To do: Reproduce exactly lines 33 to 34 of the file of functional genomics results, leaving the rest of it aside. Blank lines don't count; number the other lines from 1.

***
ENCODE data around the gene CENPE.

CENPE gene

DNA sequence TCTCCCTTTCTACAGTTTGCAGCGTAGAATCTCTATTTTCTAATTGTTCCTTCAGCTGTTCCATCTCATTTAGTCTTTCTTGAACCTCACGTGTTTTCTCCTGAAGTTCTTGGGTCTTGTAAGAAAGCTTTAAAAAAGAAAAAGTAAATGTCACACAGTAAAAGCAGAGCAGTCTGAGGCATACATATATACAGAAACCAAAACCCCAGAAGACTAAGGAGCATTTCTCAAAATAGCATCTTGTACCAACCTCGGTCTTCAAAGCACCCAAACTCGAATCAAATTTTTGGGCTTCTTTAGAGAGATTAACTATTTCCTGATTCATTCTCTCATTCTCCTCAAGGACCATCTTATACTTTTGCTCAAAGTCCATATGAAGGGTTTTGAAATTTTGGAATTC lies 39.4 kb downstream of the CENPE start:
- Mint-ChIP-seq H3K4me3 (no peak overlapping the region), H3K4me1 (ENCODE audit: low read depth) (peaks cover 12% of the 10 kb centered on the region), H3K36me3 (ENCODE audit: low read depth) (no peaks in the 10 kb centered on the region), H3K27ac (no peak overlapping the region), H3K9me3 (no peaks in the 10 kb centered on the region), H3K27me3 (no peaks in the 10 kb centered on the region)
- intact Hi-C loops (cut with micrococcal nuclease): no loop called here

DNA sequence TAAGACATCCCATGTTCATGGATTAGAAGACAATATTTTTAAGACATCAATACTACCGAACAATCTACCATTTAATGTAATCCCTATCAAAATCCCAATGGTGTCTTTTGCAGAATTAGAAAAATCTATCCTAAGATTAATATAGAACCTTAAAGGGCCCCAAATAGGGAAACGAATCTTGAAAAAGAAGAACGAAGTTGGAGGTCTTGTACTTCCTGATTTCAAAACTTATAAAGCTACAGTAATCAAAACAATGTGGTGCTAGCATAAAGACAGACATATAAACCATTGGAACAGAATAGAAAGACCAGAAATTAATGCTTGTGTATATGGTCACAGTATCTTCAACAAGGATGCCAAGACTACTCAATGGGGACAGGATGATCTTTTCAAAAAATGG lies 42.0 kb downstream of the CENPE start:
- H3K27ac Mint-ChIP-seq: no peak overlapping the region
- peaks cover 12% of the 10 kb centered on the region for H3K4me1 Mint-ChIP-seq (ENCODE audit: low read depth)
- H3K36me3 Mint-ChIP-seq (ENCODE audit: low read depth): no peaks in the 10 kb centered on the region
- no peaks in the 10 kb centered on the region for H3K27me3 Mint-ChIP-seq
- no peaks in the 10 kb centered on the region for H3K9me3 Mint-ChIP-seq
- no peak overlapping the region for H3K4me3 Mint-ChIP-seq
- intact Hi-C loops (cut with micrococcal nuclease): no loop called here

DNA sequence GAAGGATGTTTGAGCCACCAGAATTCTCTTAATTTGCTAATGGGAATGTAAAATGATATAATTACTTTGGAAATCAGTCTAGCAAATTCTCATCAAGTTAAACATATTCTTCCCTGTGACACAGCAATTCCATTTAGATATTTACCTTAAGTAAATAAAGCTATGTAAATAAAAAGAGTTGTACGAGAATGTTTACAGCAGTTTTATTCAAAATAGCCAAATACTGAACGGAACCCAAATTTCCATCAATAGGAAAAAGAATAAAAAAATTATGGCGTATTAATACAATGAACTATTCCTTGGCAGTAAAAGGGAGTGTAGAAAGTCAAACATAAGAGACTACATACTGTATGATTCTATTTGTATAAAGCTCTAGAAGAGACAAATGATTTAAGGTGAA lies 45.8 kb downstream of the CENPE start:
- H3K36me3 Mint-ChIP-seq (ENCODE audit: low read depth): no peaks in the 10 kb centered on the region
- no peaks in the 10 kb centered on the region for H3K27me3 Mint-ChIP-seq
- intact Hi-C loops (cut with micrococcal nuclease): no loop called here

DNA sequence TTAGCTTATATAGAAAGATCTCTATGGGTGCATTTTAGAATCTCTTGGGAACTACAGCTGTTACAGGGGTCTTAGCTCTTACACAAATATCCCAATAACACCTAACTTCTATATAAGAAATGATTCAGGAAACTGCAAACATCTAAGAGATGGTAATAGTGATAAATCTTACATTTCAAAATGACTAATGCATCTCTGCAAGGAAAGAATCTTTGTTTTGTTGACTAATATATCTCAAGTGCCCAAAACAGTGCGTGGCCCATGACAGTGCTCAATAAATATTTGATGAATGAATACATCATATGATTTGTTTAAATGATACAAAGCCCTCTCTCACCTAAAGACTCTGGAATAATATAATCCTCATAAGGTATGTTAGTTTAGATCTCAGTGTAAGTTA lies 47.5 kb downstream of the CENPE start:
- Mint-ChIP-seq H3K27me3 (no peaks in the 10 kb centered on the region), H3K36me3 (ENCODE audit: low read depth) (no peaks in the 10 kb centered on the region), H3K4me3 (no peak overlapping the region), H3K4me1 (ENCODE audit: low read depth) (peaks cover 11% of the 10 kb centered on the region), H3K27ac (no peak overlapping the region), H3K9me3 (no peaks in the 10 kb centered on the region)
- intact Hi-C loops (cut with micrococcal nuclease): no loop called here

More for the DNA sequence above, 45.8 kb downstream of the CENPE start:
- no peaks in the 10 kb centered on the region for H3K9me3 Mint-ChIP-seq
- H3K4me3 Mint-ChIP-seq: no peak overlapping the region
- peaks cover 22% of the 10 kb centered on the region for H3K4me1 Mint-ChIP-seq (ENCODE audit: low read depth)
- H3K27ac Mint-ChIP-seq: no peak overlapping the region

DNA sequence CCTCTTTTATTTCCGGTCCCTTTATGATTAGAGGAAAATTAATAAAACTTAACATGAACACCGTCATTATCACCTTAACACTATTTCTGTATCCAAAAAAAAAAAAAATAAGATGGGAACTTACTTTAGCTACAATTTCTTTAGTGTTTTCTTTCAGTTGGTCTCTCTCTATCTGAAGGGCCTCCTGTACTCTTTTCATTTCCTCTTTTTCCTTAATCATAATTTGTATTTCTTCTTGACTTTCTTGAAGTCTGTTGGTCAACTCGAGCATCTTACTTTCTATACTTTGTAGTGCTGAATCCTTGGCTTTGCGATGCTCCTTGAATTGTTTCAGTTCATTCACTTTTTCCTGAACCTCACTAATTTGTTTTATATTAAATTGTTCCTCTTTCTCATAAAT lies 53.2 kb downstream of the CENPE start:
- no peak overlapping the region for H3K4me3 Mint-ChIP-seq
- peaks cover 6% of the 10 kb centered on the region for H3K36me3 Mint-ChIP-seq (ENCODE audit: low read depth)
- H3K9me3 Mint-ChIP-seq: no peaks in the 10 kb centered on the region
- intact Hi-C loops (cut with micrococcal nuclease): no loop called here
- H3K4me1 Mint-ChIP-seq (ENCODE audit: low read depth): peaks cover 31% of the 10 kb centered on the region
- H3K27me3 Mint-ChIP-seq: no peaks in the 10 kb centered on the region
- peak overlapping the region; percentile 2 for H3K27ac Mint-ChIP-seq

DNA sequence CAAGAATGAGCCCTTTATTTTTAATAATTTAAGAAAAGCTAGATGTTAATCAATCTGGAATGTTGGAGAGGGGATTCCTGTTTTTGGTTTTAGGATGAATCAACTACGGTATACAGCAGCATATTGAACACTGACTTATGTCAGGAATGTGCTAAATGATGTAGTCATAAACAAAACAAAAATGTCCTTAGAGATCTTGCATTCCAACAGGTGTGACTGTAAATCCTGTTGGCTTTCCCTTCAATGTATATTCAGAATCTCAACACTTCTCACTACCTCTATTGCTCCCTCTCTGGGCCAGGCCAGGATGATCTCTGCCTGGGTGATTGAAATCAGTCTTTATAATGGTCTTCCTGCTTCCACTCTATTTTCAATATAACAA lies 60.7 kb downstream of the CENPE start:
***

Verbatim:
- peak overlapping the region; percentile 2 for H3K27ac Mint-ChIP-seq

DNA sequence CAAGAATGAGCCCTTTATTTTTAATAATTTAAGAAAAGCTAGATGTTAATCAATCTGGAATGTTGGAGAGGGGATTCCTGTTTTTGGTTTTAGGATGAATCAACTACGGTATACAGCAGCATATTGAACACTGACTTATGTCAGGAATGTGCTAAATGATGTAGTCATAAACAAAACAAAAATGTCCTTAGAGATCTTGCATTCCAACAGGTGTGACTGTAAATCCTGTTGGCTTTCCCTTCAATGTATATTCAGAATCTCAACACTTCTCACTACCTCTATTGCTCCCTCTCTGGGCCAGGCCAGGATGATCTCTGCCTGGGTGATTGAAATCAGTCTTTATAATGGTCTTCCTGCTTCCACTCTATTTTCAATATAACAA lies 60.7 kb downstream of the CENPE start: